If there is one thing that drives the way we think and act, it is our sense of identity. If we understand ourselves to be intelligent, when confronted with a problem we rejoice before it—rather than trembling at the challenge. This is a great clue to the freedom and power that come with understanding our spiritual identity. Especially when we realize it is the only identity we have.
And we have the greatest example of all in Jesus.
The master Christian obviously had a very different sense of identity from those around him. There was nothing human about the power he exercised. It enabled him to heal those who were sick and transform the lives of sinners. Hence, if we are intent on even beginning to emulate his works on earth—demonstrating the Christ-spirit by having a Christlike sense of identity—then we need to have a sense of what that identity entails.
Jesus did not “try” to be loving. Love gave expression to itself in Christ. What is remarkable in Jesus’ case is that he was able to maintain his sense of spiritual identity, even in the face of the most intense betrayal.
Transforming the model of what we think we are
It is not sufficient to be the most dedicated of worshipers, readers of the Bible, and workers of goodly works. If we still hold ourselves to be after all, “only human,” things will proceed from a purely human sense of goodness. In such circumstances, the truly transforming nature of a purely spiritual sense of identity cannot operate to the accomplishment of healing, because identity is still confined within the limits of a human personality, however “good” that may be.
I spent many decades trying to think my way out of the human dilemma—and not succeeding. But after my encounter with Christian Science, it became clear that wishing to experience the mind “which was also in Christ Jesus” (Phil. 2:5) involves more than just an intellectual exercise. Otherwise every dedicated Christian on earth would have achieved what Jesus Christ did. I realized it isn’t just a matter of attempting to alter or improve the way we think. We have to transform the model of what we think we are.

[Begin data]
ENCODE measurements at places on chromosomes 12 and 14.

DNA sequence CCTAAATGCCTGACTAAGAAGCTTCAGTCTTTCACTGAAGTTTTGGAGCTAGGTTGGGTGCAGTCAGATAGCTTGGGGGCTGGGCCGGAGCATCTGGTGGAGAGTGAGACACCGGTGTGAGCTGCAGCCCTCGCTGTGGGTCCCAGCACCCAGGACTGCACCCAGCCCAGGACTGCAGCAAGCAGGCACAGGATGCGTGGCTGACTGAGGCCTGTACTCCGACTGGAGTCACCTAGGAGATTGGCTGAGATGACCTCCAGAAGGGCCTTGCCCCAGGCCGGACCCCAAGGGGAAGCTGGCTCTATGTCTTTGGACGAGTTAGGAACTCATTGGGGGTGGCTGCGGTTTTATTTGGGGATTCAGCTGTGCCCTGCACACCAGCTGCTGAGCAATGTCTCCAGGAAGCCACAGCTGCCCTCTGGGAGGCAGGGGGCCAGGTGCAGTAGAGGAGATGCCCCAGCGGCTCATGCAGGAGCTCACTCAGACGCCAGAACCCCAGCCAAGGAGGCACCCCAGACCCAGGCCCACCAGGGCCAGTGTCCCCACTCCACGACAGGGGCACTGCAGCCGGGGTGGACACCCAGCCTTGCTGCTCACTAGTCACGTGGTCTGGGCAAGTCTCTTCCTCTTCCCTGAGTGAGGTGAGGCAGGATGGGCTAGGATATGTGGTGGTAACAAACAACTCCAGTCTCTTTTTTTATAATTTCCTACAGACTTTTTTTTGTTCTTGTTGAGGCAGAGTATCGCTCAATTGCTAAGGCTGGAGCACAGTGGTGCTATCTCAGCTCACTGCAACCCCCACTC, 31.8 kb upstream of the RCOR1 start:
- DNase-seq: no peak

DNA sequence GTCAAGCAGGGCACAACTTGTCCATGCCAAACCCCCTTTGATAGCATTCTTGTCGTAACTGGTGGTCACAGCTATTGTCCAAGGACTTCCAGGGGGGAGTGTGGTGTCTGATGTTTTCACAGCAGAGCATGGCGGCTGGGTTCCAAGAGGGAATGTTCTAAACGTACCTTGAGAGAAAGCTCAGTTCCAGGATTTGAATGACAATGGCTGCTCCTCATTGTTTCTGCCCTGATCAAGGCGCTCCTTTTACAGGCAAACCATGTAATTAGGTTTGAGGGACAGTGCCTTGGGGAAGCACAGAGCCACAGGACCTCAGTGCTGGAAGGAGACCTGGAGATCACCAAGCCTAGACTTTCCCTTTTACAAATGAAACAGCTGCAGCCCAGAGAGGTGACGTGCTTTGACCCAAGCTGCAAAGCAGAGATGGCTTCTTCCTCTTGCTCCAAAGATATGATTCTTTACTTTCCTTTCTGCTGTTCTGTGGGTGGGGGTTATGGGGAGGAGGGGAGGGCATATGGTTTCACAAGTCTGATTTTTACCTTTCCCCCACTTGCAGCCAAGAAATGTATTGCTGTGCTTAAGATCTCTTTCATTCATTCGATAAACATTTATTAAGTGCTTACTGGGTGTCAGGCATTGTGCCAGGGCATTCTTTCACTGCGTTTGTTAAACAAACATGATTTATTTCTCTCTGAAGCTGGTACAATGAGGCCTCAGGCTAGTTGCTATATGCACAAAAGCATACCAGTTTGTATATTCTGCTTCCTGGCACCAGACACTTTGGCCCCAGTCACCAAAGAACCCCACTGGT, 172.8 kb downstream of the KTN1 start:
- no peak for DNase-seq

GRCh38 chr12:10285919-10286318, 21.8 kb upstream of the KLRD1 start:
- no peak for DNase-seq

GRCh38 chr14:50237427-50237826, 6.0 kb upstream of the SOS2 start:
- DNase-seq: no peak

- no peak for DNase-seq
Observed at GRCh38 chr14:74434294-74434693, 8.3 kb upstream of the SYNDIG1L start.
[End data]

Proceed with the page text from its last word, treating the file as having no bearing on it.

So how do we step outside the confines of this human identity, to the spiritual identity that mirrors the divine? I find the answer to be surprisingly simple—yet devastatingly transforming in its impact. It lies entirely in our ability to accept and understand that all there is to us is Love. No more and no less. Love constitutes every aspect of our being. It is our identity. Our experience. Our very Soul. Love is the substance of what we are.
At first, this might sound somewhat impractical and unrealistic, because it sounds so far removed from the way we normally think of ourselves. But it is the very simplicity of the premise that is so transformative—provided one can actually accept it. The challenge is not with the premise but with its acceptation.
A personal sense of identity gives way to the spiritual
Being love, as our identity, washes away any sense that we are merely persons. It is the ultimate of Spirit. It brings a sweet release from a personal concept of life, which is never in any mood to be transformed anyway. It’s tempting to want to hold on to and simply improve human existence. We may have tried to be loving but insisted, all the while, in hanging on to the material concept of ourselves and others. This material concept of identity loves its prejudices.